University Made Pay Adjustments and Defined More Career Paths This Fall

Handing out the recent 3 percent state bonus is not all the University of Virginia has done for its employees this year in the way of compensation. 

With the help of $250,000 in funding from the Board of Visitors in both the 2011-12 and 2012-13 fiscal years, University Human Resources worked with schools and units across Grounds to award raises to over 400 of the University’s lowest-paid employees last year and to nearly 200 more since July 2012. 

Compensation initiatives began  last July, when the minimum hiring rate was raised to $10.65 for 100 classified and University staff.  This year the rate went to $11.30 per hour.

This fall also saw the implementation of “career paths” in some areas across Grounds, notably Facilities Management, where a career path for housekeeping staff began last year. 

As employees complete identified training programs and master specific skills, they can advance through their career path and receive salary increases.  For example, an employee might complete an “Essential Workskills” course, take a computer basics class, learn to operate new equipment, or obtain a commercial driver’s license to be eligible to move forward. This year, a landscaping path was added, with positive results. A security guard career path is also being developed.  

Said Keith Lewis, a Facilities Management housekeeper, “Career paths are a great thing for employees. It gives us goals to try and reach. I started as a [Stage] One on the path, now I am going up to a [Stage] Three. It’s a great thing to move up on the paths, to advance and better ourselves at the same time. There’s opportunity there, and room for advancement.” 

Last year, 46 staff received promotions through career path programs. This fall, 19 employees received promotions – with salary increases ranging from $500 to $1,542 – for reaching career path milestones. 

“Career paths offer a great opportunity to advance without waiting for openings,” said Judy Kingrea, a housekeeping supervisor in Jordan Hall. “Before the staff had to wait to move up. It’s up to them now; they have ability to accomplish the goals that are set and meet the requirements on their own. We’re here to help them as well. We’re here to give them the training and the chance to take the classes to accomplish these goals.”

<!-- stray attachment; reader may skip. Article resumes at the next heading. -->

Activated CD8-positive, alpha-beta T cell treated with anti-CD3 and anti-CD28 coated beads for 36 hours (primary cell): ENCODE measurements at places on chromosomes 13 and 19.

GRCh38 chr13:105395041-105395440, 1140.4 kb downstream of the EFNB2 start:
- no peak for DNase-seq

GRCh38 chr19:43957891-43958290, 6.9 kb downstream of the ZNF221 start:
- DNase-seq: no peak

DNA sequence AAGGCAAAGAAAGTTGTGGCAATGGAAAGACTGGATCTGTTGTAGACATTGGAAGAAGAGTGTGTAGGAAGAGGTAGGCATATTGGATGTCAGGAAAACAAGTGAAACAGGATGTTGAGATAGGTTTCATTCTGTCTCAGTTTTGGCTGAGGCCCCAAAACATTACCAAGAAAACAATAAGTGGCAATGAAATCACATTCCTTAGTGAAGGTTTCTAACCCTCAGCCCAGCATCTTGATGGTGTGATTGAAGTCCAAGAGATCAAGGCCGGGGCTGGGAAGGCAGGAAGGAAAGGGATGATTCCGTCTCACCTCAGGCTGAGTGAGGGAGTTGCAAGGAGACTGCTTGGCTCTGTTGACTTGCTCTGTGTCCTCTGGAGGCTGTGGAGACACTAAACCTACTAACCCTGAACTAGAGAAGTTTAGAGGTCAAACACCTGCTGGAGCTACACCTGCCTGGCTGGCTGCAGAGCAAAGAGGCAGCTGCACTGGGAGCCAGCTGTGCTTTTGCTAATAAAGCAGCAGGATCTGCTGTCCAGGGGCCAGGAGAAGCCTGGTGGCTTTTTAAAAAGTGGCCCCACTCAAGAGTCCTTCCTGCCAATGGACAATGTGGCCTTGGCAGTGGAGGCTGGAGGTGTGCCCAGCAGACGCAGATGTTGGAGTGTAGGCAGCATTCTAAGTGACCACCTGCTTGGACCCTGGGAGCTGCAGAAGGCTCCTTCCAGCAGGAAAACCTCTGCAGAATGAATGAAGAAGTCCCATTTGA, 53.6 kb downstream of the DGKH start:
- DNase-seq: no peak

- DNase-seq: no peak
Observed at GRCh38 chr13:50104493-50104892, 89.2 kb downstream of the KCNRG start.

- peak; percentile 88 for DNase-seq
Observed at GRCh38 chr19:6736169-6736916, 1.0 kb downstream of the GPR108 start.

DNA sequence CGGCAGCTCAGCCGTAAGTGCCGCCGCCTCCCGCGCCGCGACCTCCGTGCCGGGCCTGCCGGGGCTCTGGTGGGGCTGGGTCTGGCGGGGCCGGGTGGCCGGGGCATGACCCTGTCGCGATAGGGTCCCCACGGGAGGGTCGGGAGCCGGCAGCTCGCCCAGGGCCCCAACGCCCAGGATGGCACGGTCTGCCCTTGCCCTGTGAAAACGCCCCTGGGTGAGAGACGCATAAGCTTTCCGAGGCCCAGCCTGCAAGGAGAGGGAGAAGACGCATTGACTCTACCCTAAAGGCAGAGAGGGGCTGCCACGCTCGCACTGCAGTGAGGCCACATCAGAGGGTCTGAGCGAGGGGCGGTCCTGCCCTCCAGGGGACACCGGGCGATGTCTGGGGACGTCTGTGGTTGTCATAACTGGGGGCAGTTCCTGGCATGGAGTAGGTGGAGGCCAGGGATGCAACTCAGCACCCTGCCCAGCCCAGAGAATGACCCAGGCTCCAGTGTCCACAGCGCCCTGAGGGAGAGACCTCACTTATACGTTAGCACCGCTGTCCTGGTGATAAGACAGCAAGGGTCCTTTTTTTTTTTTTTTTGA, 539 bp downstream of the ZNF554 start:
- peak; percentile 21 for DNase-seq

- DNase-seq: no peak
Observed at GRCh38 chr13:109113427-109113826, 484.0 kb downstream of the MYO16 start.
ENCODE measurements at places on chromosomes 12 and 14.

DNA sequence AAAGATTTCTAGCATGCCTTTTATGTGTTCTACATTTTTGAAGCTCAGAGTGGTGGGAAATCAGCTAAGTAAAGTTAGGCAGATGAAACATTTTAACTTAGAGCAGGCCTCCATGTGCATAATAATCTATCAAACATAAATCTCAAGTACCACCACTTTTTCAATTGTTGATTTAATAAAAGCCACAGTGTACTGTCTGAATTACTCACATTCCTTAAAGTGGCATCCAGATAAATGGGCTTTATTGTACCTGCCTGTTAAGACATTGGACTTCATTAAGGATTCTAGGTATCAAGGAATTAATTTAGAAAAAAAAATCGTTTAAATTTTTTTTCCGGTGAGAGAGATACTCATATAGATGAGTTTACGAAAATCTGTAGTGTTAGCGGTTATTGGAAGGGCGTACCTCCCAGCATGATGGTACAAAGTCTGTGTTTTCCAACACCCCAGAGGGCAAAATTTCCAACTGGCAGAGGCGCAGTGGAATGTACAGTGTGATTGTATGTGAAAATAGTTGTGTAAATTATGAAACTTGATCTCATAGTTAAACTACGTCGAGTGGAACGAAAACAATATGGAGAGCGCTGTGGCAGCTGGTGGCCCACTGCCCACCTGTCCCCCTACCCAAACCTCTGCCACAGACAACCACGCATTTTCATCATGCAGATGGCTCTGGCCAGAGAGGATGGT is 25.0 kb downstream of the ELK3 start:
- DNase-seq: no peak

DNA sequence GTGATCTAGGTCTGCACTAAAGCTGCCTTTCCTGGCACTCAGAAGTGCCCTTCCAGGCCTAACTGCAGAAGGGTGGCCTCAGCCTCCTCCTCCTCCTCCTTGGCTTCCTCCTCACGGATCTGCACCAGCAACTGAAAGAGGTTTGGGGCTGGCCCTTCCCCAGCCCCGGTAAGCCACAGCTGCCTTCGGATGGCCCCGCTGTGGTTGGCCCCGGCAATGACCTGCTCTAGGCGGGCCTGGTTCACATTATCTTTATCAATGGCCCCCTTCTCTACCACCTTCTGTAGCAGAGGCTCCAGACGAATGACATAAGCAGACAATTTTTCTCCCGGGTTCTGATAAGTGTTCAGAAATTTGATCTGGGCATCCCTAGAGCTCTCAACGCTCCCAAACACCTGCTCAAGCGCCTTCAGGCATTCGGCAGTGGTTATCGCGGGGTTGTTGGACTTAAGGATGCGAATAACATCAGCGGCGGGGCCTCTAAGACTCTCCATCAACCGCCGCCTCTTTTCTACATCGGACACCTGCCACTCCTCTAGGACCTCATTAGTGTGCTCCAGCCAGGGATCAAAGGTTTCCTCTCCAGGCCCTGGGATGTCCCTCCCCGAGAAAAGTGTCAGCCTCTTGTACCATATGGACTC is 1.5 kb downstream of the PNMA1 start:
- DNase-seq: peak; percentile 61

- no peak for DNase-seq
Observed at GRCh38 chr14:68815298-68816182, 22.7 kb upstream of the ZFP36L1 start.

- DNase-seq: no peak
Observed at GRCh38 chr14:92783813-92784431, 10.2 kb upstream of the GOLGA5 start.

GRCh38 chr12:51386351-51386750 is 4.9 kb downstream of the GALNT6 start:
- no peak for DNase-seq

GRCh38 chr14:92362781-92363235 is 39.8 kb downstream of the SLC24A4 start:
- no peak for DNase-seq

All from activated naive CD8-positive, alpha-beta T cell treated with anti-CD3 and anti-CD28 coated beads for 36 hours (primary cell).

Additionally, in early October the University gave increases ranging from $200 to $8,400 annually to more than 60 University staff employees whose pay fell below the minimum of their market range.  

“We are committed to improving pay conditions for our lowest-paid employees,” said Susan Carkeek, vice president and chief human resources officer. “They are the most affected by the lack of salary increases over the past few years. We use the market ranges and pay-for-performance to identify opportunities for as many University staff as possible.”  

Merit was a factor in all of the increases provided; employees below their market range would not be eligible for a career path promotion or a salary increase if they were not strong performers. 

Twelve employees were given compression adjustments in October as well, typically in response to staff in their areas receiving minimum hiring rate adjustments.

How Salaries Are Funded 

Like the recent bonus, funding for these increases comes from a variety of sources. In its annual budget process, the state appropriates one-third of salary funding for employees who are considered 100 percent state-funded, and tuition provides the other two-thirds. 

For employees who are not state-funded, the University funds the employee’s regular paycheck through a combination of tuition, federal and private grants and contracts, sales and services, gifts and the endowment. 

If an employee is funded through grants and contracts, that grant or contract pays for salaries. The same is true for auxiliaries like the U.Va. Bookstore or Parking & Transportation, who fund their employees’ salaries through their operating budgets.  

University Human Resources’ newly hired compensation manager, Alison Miller, said more increases are in the works. 

“We still have BOV funds available to us,” she said. “We’ve had such amazing support from the schools and units in offering up their own departmental funds to match the BOV money. It’s allowing us to plan increases in the year ahead that specifically target University staff employees who are low in their market ranges and rated high in performance.” 

She added that while specific career path projects are not in the works for all University staff, an initiative focusing on updating the pay ranges and job groups for all staff is under way.

Staff Survey Yields Suite of Actions for Improving Workplace

“Strategic salary adjustments advance the President’s commitment to the University’s lowest-paid employees and respond to employee interest in more transparent career development and promotional opportunities,” Carkeek said. 

Calling employee pay a “pressing issue” after nearly four years without a state-funded increase, 

the final report of the Staff Survey Advisory Committee, rather than recommending a University-funded, across-the-board salary increase, suggested seeking local funds to address some salary issues, similar to the recent strategic increases for the lowest-paid employees.

The report also called for looking into ways to loosen restrictions on mid-year salary increases and suggests looking into making better use of reward and recognition programs.

In addition, the report suggests that University Human Resources expand its communications about the total value of U.Va.’s benefits package, including the costs of benefits such as health insurance, the education subsidy and employee discounts.


Media Contact

Alexandra Rebhorn

Office of the Provost